Why you should add chokos to your garden this spring

They’re the winter equivalent of cucumbers, and there’s a secret to picking the ones that taste best.

Words: Kristina Jensen

You may be someone who thinks that chokos are tasteless and tough. If so, that’s probably because you’ve only tried big, old, prickly ones.

The best chokos are the little ones, no bigger than a tennis ball, preferably smaller. Chokos can be used anywhere you’d normally use courgette or cucumber: peeled, cored, and lightly cooked in a stir-fry, or added raw to a salad or salsa with lemon or lime juice. They also ripen at a time when their summer-loving cousins are long gone.

I liked chokos from the first time I tried one. Mum and I were visiting an elderly friend, and she gave me a choko to take home. It was quite a big one and very prickly, so I wrapped it in my t-shirt to stop its insistent spines from poking me. Once home, Mum peeled it and carved it up into slices, which we tried with a bit of salt. I fell in love with the crunchy texture and still prefer to eat chokos this way.

It’s only recently that I’ve discovered the entire plant is edible: fruit, root, stem, seeds, and leaves. The tubers can be prepared just like potatoes. The leaves and shoots can be used in salads and stir-fries. Mum had memories of eating them during the war. Chokos were mostly used as stock fodder, but rationing made them people fodder too.

Chokos (Sechium edule) are also known as chayote or mirliton squash. The plants love to sprawl, and will happily climb to the top of trees to claim more growing space. My favourite plant is the one that grows out in Kupe Bay on D’Urville Island.

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Our dear friends, Pip and Jeanette, feed the fruit to their kunekune pigs. It was Jeanette who first showed me that the shoots are edible too. Their choko plant – which is possibly a whole family of plants, entwined to look like one – occupies a small hillside, forming shady, dappled canopies that enchant both humans and pigs on a hot day.


Chokos were involved in what is commonly known as the Colombian Exchange. It’s a collective name given to the widespread transfer of plants, animals, culture, human populations, technology, and ideas between West Africa, the Americas and the Old World in the 15th and 16th centuries.

This influx of new species significantly changed global populations and greatly influenced agriculture. Unfortunately, it included the introduction of invasive species and diseases. Chokos can be classified as invasive but do provide a source of food for humans and animals.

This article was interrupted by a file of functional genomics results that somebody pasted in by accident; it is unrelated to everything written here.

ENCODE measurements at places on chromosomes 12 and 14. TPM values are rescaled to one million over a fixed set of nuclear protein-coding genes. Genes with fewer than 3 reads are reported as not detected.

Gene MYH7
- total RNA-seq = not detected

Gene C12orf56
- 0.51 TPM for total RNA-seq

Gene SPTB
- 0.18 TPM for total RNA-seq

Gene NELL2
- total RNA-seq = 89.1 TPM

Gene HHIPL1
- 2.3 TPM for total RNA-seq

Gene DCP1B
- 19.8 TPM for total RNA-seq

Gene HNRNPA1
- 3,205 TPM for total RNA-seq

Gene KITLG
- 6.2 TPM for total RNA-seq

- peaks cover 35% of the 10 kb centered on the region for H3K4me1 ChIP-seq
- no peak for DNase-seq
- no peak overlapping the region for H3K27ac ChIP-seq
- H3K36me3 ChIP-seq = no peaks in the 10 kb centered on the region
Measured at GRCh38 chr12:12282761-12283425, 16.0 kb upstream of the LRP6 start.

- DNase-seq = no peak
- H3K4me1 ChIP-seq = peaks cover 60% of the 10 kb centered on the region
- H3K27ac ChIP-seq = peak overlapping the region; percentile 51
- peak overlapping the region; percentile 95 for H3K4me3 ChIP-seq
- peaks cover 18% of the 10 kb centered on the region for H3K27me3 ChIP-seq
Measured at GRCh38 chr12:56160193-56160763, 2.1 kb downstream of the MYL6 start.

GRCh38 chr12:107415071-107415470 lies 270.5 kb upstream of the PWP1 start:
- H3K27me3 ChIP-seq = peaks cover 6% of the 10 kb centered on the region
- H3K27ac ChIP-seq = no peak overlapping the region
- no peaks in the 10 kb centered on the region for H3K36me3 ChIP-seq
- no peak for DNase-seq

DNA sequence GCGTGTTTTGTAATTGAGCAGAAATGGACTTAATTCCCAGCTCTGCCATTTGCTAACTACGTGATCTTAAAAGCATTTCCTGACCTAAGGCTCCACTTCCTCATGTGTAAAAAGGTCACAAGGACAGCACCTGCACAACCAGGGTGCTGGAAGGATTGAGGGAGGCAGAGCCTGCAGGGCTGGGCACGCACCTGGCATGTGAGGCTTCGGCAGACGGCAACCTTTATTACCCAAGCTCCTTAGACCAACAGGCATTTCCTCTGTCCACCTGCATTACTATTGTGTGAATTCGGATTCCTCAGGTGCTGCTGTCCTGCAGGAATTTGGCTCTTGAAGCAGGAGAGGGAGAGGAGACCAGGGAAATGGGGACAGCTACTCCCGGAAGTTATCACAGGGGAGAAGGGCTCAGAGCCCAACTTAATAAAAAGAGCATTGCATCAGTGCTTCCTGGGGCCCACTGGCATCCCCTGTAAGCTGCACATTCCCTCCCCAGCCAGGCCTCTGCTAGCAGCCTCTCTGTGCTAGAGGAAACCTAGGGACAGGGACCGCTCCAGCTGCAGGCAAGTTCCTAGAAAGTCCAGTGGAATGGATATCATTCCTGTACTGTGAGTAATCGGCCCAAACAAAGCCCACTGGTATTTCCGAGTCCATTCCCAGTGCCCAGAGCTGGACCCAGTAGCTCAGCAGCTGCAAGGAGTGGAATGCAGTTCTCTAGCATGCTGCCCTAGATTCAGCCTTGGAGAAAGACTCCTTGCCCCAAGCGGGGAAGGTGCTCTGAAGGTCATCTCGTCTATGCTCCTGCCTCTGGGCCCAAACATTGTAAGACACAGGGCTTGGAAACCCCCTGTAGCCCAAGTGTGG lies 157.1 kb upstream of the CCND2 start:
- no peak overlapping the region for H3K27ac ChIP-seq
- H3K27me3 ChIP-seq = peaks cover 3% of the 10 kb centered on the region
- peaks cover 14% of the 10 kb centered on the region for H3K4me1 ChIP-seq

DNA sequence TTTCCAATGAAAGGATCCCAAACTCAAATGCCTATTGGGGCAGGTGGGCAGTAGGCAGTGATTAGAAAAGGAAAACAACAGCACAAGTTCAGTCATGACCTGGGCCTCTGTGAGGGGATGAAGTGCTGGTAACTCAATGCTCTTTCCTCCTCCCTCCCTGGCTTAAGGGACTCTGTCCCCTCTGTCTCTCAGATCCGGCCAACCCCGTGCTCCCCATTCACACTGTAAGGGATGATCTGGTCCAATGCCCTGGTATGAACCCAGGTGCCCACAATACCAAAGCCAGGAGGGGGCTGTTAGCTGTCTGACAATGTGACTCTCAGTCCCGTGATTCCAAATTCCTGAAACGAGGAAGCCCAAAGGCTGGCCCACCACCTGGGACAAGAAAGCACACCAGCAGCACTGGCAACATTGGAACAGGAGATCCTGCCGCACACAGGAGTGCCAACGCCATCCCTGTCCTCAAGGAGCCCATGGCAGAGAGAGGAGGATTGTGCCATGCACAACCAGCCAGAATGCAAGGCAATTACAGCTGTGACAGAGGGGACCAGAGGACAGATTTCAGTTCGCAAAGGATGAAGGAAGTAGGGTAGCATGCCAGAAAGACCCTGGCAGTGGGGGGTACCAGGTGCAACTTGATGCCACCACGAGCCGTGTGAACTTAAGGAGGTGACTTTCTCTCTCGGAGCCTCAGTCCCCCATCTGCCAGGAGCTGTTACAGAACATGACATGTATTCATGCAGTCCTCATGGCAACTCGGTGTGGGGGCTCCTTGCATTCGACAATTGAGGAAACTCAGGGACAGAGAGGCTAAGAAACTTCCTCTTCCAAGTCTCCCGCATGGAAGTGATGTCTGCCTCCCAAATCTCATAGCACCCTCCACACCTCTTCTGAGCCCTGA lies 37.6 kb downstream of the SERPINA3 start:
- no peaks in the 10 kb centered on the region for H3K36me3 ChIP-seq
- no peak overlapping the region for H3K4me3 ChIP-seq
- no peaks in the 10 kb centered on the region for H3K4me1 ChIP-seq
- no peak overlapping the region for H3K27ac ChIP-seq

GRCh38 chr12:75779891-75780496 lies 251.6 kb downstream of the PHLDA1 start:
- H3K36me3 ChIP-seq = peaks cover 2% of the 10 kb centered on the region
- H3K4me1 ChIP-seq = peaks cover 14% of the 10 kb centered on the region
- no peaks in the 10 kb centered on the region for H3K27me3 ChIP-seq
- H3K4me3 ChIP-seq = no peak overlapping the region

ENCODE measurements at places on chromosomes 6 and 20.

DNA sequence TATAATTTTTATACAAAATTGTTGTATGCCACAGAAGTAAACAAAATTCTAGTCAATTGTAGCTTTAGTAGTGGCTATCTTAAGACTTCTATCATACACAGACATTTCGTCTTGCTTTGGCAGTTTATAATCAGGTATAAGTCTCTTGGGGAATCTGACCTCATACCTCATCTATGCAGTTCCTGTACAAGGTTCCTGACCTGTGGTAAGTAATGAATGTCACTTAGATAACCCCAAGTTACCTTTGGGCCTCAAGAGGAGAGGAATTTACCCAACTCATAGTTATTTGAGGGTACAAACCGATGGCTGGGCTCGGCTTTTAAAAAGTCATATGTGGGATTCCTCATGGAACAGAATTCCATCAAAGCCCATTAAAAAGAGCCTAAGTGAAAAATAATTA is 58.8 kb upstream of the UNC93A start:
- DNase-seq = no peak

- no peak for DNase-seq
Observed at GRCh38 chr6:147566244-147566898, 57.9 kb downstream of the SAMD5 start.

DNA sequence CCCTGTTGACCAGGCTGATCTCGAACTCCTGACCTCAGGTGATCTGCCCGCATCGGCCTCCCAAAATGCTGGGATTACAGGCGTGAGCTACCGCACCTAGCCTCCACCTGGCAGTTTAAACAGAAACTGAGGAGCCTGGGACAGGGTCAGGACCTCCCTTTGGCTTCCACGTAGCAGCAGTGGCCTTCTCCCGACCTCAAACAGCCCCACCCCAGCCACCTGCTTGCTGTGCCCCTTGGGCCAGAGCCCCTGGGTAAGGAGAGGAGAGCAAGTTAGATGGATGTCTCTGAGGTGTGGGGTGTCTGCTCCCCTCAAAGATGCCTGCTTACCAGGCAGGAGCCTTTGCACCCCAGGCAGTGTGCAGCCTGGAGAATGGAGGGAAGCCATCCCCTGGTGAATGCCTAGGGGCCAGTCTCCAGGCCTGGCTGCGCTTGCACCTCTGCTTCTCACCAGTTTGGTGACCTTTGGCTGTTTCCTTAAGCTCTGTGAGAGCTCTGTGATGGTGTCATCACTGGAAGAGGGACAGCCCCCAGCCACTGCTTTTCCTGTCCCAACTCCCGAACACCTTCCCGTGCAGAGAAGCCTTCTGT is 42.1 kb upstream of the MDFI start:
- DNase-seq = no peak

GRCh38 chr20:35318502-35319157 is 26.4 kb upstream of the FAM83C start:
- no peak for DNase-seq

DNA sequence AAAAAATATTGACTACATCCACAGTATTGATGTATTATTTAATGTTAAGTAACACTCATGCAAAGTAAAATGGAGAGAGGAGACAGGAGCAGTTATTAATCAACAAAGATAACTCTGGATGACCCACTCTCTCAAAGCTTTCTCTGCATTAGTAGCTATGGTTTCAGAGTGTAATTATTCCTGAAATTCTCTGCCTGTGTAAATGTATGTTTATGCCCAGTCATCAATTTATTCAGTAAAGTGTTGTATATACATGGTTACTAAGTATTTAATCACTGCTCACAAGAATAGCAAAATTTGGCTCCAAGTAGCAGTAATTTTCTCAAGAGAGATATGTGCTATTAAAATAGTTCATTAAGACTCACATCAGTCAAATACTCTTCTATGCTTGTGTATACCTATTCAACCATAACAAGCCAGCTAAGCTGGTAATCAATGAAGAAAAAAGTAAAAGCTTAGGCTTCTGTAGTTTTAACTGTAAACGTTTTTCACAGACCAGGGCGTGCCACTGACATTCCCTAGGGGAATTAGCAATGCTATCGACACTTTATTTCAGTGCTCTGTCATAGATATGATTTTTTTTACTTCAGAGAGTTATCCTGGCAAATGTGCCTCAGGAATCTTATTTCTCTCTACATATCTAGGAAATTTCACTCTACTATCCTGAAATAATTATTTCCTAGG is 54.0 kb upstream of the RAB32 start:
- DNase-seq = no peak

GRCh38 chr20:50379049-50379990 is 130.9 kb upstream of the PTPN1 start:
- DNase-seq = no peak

1. Don’t be tempted to plant the fruit (which is also the seed) straight away. I get the best results by placing a big choko on a shady windowsill on a plate with a damp paper towel underneath it. Always keep the paper towel damp. Roots and a sprout will appear after 2-3 weeks.

2. Alternatively, you can put a choko in a dark cupboard. Like a potato, it will usually start to sprout.

3. Chokos need to be planted after the last frost of the season. Best practice is to bury the roots but leave the sprout exposed. Give it something to climb up and over (trellis, pergola, wire fence). Keep an eye on the vine as they’ll run wild and take over everything around them.

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4. Chokos don’t like growing in pots as the roots are susceptible to rot. It’s best if you can find a spot in the garden where they can ramble to their heart’s content.

Recipe: Chilli Dill Chokos

Makes: 3-4 x 500g jars
Time: 30-40 minutes


7-9 medium-sized chokos (no bigger than a tennis ball at the widest point)
½ cup salt
½ cup sugar
7 cups boiling water
3 cups white wine vinegar
2 heads of dill flowers (or a small handful of green sprigs)
chilli flakes
6 peppercorns per jar
½ tsp dill seeds per jar
1 garlic clove per jar


Preheat the oven to 180°C. Wash and dry the jars, then place in the oven for 20 minutes to sterilise them.

Peel and quarter the chokos. Remove the large pip in the centre. Slice 1cm thick or cut into chunks.

Bring the water to the boil in a pot on the stove. Add the salt and sugar, stirring to dissolve. Add the vinegar. Keep the mixture hot, but not boiling, on a low heat.

Remove the jars from the oven, and add the peppercorns, dill seeds, and garlic. Work quickly, so the jars stay hot. Add the choko slices or chunks. Top up with the hot liquid to just below the rim of each jar.

Place the jars on a sturdy oven tray or into a casserole dish and slide them carefully into the oven for 20 minutes with the lids on but not screwed down.

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Remove from the oven and secure the lids. Leave the chokos in the jars for two weeks before eating.

NZ Lifestyle Block This article first appeared in NZ Lifestyle Block Magazine.
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